Reps for vehicle manufacturers break down Hamlin, Harvick, Logano and Newman RELATED: Follow your picks in the Chase Battle Grid Presented by Toyota HOMESTEAD, Fla. -- One is said to exude quiet confidence. The other's a leader from the cockpit. Another's laser-focused while the fourth is charging. That's how officials from their respective automakers described this year’s four championship contenders Saturday here at Homestead-Miami Speedway . Denny Hamlin , Kevin Harvick , Joey Logano and Ryan Newman each will head into Sunday's Ford EcoBoost 400 seeking a first NASCAR Sprint Cup Series championship. The four are all that remain of the original 16 in this year’s Chase for the Sprint Cup field, advancing through three rounds to reach one final stop. The highest-finishing driver leaves with the title, meaning a win isn't necessary. But none of the four wants to go out with anything less than a checkered flag. And the championship trophy. Hamlin's been here before, under somewhat different circumstances. In 2010, he led Jimmie Johnson by 15 points heading into Homestead but by most accounts let the pressure of the title get in his way. Johnson won handily, and Hamlin hasn't forgotten. Dave Wilson, president and GM for Toyota Racing Development USA, said that experience should prove valuable to the 34-year-old Hamlin, as well as other recent near misses for the Toyota camp. "Denny thinks a lot, and he's been here before, and I think that really helps him," Wilson said. "We've, as a manufacturer, been the bridesmaid three out of the past four years; Denny has had a second‑place finish, Clint Bowyer has had a second‑place finish, then of course last year Matt Kenseth . But Denny is comfortable. He's confident, quietly confident I would say." Wilson also noted that Hamlin has enjoyed success on the 1.5-mile track, winning twice in the past five years, including last season. "I think it gives him just what he needs to do the job Sunday," he said. Hamlin ( Joe Gibbs Racing ) won once this year, at Talladega Superspeedway in April. His best Chase finish came last week at Phoenix where he was fifth. He has led multiple laps in five of the nine Chase races. Chevrolet, with Harvick and Newman, is the only manufacturer with multiple representatives going for the title. To some, they represent the most likely and the least likely to emerge with the championship. Harvick ( Stewart-Haas Racing ) has four wins this season while Newman ( Richard Childress Racing ) is winless. Raw speed has been the calling card for Harvick's No. 4 team while Newman has relied on consistency and an ability to avoid the disastrous finish. "Ryan just keeps coming; he keeps getting stronger race after race, and that team has just gotten in a great rhythm ... every single race," said Chevrolet's Jim Campbell, U.S. vice president, performance vehicles and motorsports. "Now, they haven't won a race yet, but they are charging." Harvick, he said, is more representative of his boss, fellow driver and three-time Sprint Cup champion, Tony Stewart . "He's focused, he's mentally tough and he's a leader from the cockpit of the car," Campbell said. "When I think about the last time Stewart-Haas won the championship ... in '11, Tony had a lot of those same attributes. "And so we'll see where these two guys net out. The competition is tough. Anything can happen, and we expect there's going to be some curveballs and surprises in how the teams react. Same focus, calm, and the guys leading from the cockpit with the team is going to have the best chance to win." Logano is in his second season with Team Penske after a four full seasons at Joe Gibbs Racing that produced just two wins and no Chase appearances. He's yet to not make the Chase since joining the Penske organization. Two of his five wins this year have come in Chase races. "Joey Logano, when he came into the sport was billed as a phenom, and indeed he is a phenom," Jamie Allison, director of Ford Racing, said. "He's got the talent, and with the team around him, I think he's very poised to succeed. He is driven and the goal is in sight, and we expect him to succeed. "This is a sport of teams. You've got to put that in context. It's Joey, it's Todd (Gordon, crew chief), it's Penske, it's Ford. When you put that ensemble together, this season has been an absolute standout season." While there is much on the line, none of the three automakers has ramped up its assistance to the individual teams. Instead, most have continued to provide the technical and engineering support that's been the framework of the relationship from the beginning. "There are tendencies in the sport during the race that can be gleaned from mining data that could give a crew chief an opportunity to make a decision based on data rather than just simply on gut feel," said Allison. "The field of analytics is wide open. So really when you're coming down to the final race from a hardware (standpoint), it's largely in the hands of the teams. But in terms of enabling decision making on in‑race situation, that's one scenario." With 19 wins among all Chevrolet teams, and a 38th manufacturer's title in the wings, Campbell said he saw no reason to increase input. "Stick to the fundamentals in terms of providing the right parts, the right engineering people and the right engineering tools and then follow through," he said. Wilson agreed. And while Hamlin likely learned a lesson from his 2010 shortcoming, so too did the manufacturer. "I think we collectively overthought the gravity of it and played from a defensive position," Wilson said. "I think what everyone has seen this year is a different feel. Denny is loose. It's business as usual. The performance that we've collectively brought to the table is what has gotten Denny to this position, and we're just going to execute as a team and see what that brings tomorrow afternoon." MORE: READ: Latest Chase news PLAY: Monitor your Chase Grid Game picks WATCH: Latest NASCAR video FOLLOW LIVE: Get RaceView FULL CHASE COVERAGE • Chase hub page • Chase Grid games • #MyChaseNation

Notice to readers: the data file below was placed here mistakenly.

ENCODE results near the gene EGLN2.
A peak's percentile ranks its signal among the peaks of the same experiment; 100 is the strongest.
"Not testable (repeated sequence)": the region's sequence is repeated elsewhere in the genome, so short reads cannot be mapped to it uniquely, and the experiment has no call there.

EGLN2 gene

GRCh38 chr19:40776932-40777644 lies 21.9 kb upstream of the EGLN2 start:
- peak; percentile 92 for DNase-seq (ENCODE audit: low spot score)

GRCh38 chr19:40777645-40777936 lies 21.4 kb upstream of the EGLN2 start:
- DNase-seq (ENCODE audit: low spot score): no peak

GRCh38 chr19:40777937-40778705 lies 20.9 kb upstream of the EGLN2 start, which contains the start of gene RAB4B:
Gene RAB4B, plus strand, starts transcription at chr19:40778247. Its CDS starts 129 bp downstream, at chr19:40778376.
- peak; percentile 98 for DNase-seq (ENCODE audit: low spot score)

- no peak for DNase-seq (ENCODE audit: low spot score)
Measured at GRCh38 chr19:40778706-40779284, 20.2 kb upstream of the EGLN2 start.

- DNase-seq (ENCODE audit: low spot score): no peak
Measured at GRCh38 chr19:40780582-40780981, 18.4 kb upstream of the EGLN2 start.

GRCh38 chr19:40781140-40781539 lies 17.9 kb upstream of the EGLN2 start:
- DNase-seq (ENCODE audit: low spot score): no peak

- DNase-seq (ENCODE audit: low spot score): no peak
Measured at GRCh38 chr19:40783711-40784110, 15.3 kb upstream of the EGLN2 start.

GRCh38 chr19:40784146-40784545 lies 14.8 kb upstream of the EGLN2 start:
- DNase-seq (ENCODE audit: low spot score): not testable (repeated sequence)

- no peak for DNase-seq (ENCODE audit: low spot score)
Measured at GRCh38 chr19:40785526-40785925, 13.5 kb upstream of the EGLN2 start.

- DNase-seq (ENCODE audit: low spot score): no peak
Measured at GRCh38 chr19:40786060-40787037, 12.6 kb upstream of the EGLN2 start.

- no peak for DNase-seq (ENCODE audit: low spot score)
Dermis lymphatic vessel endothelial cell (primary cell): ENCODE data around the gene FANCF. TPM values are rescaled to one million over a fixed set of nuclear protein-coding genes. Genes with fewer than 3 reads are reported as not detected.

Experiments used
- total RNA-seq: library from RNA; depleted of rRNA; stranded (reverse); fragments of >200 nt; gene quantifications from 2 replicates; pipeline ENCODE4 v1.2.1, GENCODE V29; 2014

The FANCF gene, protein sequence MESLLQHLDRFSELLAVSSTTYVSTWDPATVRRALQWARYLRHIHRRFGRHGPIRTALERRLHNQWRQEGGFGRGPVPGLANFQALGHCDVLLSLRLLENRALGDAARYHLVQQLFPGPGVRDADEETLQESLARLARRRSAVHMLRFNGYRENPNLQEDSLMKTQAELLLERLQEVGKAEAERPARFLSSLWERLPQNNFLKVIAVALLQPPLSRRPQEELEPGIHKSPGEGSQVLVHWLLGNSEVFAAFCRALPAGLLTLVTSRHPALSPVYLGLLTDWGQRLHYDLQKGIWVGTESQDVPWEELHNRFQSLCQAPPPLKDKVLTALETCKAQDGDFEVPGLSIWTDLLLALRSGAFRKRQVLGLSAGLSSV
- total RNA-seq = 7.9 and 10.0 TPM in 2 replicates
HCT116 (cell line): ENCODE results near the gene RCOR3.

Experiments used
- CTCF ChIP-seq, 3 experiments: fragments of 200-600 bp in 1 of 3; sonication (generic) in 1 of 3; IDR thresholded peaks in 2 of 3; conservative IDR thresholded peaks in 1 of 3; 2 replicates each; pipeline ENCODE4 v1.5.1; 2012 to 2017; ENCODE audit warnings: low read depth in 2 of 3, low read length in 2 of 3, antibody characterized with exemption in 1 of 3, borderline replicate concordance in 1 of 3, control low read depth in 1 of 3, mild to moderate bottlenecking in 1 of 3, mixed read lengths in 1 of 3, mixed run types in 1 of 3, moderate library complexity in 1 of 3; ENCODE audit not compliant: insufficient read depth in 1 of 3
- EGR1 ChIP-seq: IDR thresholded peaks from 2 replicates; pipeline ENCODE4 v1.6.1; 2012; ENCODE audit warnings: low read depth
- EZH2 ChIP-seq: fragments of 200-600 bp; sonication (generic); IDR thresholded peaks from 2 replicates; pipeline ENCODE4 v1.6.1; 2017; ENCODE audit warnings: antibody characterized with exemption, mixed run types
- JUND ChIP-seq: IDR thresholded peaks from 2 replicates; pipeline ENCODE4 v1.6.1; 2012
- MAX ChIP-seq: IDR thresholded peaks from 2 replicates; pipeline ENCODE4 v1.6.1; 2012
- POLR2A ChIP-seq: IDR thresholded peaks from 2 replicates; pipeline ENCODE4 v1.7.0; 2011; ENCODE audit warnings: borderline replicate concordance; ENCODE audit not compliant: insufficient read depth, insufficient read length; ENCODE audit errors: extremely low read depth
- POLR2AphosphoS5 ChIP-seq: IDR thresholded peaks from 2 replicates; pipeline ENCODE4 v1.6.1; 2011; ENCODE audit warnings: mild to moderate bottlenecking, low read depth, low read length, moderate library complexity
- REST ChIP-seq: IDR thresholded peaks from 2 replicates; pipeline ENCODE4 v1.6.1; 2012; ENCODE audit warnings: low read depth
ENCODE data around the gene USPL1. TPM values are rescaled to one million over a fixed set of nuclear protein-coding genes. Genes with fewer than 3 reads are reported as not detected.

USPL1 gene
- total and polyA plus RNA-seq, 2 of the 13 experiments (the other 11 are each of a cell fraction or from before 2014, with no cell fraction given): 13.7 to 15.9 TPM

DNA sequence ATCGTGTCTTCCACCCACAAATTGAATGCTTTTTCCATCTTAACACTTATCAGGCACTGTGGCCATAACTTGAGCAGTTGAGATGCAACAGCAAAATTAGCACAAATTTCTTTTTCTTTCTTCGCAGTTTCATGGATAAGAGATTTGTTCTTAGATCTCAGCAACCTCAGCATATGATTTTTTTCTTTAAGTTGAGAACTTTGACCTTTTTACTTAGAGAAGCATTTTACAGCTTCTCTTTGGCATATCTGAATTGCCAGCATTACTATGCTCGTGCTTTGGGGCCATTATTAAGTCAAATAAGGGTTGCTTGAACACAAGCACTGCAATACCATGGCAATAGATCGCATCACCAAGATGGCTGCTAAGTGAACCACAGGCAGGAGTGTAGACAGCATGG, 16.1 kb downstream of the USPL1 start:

DRIVE4COPD, NASCAR join forces to increase awareness, get fans screened DAYTONA BEACH, Fla. -- NASCAR announced today on World COPD Day that it is joining the fight to help NASCAR fans with COPD breathe easier. Chronic obstructive pulmonary disease (COPD), a life threatening lung disease, is the fourth leading cause of death globally and affects more than 300 million individuals worldwide. Within the United States, COPD ranks as the third leading cause of death, with more than 24 million Americans affected and approximately half that number remaining undiagnosed. However, a simple, painless breathing test, called spirometry, can determine whether or not a person has COPD. "DRIVE4COPD's goal to create awareness about COPD is critical to NASCAR as many of our fans, like all Americans, may be affected by it," said Jim O'Connell, NASCAR chief sales officer. "Today, on World COPD Day, we want our fans to learn more about this debilitating disease and encourage them to get screened." DRIVE4COPD has been the Official Health Initiative of NASCAR since 2010 and has been responsible for screening nearly three million NASCAR fans. NASCAR and DRIVE4COPD are embarking on activities this month to help generate awareness and encourage fans to get screened, including: • NASCAR Plaza in Charlotte will be lit orange throughout the remainder of the month • SiriusXM will run PSAs encouraging fans to be screened • NASCAR will recognize World COPD Day across its digital platforms • DRIVE4COPD to host sweepstakes with NASCAR-themed prizing "DRIVE4COPD is proud to partner with NASCAR in the fight against COPD," said John W. Walsh, president and co-founder of the COPD Foundation. "We're pleased with the support of NASCAR in our mission to prevent and cure COPD, which affects many Americans and their families." World COPD Day is an annual global event that aims to raise awareness of COPD. World COPD Day 2014 takes place around the theme "It's not too late." This positive message was chosen to emphasize the meaningful actions people can take to improve their respiratory health, at any stage, before or after a COPD diagnosis. DRIVE4COPD is a public health initiative that aims to help people identify symptoms of COPD and take action by utilizing public health screenings offered by the nonprofit group. For more information about the COPD Foundation and DRIVE4COPD, please visit www.drive4copd.org . MORE: READ: Latest Chase news PLAY: Monitor your Chase Grid Game picks WATCH: Latest NASCAR video FOLLOW LIVE: Get RaceView